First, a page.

I don't remember WHICH famous Science Fiction author said it, but I remember the quote:
"The best science fiction stories are about the problems of today."
Clearly this film was full of metaphors for apartheid, which may technically be over but you can also stretch this metaphor to any other situation with transplanted refugees (think Darfur, for example). Governments take them in because it's the "right thing to do" but they end up being treated terribly anyways. I thought this movie was very pertinent.
I also think any sci-fi movie changing the roles of aliens from our normal faceless destroyers to something different is a good thing. Buck you, Hollywood. This film switched the tables a little bit, essentially putting human beings in the role of the bad guys and pushing the viewer to, instead of just focus on the awesome special effects, consider how we would really behave in a situation like this.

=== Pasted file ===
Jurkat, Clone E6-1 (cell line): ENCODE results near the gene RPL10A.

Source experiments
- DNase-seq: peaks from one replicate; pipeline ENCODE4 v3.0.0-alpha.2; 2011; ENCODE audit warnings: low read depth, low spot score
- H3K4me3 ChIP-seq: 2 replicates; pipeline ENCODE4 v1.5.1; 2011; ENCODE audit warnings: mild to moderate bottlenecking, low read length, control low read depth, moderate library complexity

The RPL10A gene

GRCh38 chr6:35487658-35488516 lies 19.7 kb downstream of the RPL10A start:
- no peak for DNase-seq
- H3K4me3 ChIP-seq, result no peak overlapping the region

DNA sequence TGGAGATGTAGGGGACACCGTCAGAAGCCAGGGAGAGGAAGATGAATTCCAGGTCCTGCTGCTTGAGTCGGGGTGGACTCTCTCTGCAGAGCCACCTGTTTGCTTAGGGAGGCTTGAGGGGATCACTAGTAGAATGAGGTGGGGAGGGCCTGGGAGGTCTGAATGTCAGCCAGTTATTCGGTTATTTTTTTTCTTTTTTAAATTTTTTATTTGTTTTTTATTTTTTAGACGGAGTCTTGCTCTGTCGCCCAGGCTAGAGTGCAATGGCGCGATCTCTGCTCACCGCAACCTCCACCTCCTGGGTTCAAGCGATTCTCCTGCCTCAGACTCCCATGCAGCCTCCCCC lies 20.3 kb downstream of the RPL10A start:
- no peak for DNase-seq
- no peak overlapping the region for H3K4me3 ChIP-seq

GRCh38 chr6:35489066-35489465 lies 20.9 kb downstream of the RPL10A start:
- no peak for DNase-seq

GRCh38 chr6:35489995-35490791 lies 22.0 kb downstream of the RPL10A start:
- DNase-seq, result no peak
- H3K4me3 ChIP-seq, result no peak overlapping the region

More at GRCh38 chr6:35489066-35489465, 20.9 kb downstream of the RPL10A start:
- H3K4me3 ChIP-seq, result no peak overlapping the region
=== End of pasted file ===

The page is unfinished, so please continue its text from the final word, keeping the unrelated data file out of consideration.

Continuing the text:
Normally I'm like that old commercial "Hey, you got summer blockbuster in my deep movie!" "No, you got deep movie in my summer blockbuster!" but I think the director walked the line.
Most impressive for me? Tom Cruise and Nicholas Cage weren't in this movie. IE it had big budget production values, but none of the terrible acting we normally have to suffer to watch it.